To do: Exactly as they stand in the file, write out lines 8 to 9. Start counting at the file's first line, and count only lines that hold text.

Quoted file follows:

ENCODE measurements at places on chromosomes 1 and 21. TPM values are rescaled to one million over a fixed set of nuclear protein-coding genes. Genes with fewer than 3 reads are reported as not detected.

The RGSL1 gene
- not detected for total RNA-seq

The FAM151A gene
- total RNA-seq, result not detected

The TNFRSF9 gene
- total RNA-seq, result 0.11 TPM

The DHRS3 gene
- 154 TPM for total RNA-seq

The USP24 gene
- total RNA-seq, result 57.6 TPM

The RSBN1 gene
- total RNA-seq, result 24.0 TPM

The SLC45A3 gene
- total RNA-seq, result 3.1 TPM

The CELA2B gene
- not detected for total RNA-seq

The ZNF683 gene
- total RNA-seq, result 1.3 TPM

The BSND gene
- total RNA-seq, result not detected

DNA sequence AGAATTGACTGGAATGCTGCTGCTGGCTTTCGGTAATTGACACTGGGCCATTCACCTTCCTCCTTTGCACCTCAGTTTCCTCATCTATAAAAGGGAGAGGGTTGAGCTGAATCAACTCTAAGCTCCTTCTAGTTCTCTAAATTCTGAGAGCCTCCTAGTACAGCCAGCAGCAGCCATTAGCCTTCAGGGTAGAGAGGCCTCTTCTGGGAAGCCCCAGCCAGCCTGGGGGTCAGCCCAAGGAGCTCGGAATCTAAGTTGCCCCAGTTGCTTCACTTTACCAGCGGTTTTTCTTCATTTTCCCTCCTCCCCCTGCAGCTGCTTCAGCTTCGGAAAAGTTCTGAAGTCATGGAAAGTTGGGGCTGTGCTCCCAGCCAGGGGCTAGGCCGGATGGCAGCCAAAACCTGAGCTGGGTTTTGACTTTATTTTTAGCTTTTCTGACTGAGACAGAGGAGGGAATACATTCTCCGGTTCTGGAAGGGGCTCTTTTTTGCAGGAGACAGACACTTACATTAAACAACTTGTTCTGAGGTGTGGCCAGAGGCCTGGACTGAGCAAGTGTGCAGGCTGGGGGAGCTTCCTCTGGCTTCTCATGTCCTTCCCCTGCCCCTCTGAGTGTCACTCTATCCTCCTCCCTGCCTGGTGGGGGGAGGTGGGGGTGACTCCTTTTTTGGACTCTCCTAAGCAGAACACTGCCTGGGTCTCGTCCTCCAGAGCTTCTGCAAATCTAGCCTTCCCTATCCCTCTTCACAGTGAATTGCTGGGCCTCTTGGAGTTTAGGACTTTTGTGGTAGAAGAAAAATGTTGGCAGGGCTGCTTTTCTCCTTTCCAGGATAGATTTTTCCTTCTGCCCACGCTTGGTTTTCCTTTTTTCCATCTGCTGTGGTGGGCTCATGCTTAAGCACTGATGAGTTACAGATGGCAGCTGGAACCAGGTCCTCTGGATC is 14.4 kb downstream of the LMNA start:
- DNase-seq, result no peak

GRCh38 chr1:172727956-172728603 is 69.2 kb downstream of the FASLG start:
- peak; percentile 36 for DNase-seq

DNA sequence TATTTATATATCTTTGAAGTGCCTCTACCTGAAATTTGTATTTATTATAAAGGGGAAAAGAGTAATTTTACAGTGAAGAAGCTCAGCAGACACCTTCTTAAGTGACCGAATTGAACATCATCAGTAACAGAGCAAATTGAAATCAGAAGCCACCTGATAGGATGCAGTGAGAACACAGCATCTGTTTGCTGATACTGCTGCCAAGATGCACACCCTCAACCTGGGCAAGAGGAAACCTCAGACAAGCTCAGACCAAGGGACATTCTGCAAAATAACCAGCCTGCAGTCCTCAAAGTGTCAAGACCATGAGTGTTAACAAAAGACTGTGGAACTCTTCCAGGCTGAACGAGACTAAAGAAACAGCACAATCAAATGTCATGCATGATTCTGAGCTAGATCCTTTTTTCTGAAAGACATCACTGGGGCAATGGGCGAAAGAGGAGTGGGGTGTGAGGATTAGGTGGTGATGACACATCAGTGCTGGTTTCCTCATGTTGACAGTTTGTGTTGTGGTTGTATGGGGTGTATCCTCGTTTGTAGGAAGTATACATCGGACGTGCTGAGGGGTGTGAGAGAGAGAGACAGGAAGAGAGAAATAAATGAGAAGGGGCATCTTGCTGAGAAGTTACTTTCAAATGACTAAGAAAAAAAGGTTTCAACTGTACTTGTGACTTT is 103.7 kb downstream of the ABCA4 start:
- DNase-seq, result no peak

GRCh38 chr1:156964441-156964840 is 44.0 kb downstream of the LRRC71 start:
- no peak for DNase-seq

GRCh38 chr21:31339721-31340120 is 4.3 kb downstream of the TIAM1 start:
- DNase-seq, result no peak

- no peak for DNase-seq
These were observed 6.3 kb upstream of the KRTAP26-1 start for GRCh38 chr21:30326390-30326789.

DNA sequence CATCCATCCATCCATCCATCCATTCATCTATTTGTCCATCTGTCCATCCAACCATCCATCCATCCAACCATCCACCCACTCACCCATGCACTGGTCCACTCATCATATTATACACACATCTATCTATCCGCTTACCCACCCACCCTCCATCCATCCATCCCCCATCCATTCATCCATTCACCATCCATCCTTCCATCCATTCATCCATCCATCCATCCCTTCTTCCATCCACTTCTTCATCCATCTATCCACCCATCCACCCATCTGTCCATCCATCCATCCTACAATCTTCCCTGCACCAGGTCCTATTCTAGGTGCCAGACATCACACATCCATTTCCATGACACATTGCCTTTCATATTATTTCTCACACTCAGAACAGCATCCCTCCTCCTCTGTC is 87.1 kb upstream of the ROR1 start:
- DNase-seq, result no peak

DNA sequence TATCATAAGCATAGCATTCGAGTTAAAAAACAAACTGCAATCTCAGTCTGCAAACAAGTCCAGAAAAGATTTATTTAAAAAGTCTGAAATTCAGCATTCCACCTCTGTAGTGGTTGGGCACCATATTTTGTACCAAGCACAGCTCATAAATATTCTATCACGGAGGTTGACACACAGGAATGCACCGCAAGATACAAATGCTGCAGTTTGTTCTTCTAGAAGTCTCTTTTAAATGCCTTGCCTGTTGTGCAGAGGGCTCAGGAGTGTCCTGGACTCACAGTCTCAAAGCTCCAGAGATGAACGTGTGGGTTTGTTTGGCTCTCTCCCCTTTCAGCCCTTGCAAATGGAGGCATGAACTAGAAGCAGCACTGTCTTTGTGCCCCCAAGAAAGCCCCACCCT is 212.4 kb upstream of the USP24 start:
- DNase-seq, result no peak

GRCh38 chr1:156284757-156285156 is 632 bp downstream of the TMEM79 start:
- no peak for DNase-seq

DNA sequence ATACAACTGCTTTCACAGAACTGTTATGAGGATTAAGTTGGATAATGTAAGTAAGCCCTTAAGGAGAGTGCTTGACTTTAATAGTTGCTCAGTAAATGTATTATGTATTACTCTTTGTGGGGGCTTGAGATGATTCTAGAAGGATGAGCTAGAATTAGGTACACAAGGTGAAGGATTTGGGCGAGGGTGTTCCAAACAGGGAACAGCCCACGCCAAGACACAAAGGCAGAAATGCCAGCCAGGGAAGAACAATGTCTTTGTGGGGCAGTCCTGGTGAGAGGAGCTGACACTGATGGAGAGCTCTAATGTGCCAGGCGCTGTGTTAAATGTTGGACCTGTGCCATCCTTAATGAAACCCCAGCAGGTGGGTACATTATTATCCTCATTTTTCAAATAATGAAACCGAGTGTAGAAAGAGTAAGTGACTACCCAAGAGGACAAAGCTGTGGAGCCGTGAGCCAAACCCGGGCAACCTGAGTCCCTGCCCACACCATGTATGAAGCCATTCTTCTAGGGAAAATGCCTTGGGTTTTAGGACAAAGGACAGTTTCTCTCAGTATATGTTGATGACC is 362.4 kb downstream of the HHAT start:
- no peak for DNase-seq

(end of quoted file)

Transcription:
The DHRS3 gene
- 154 TPM for total RNA-seq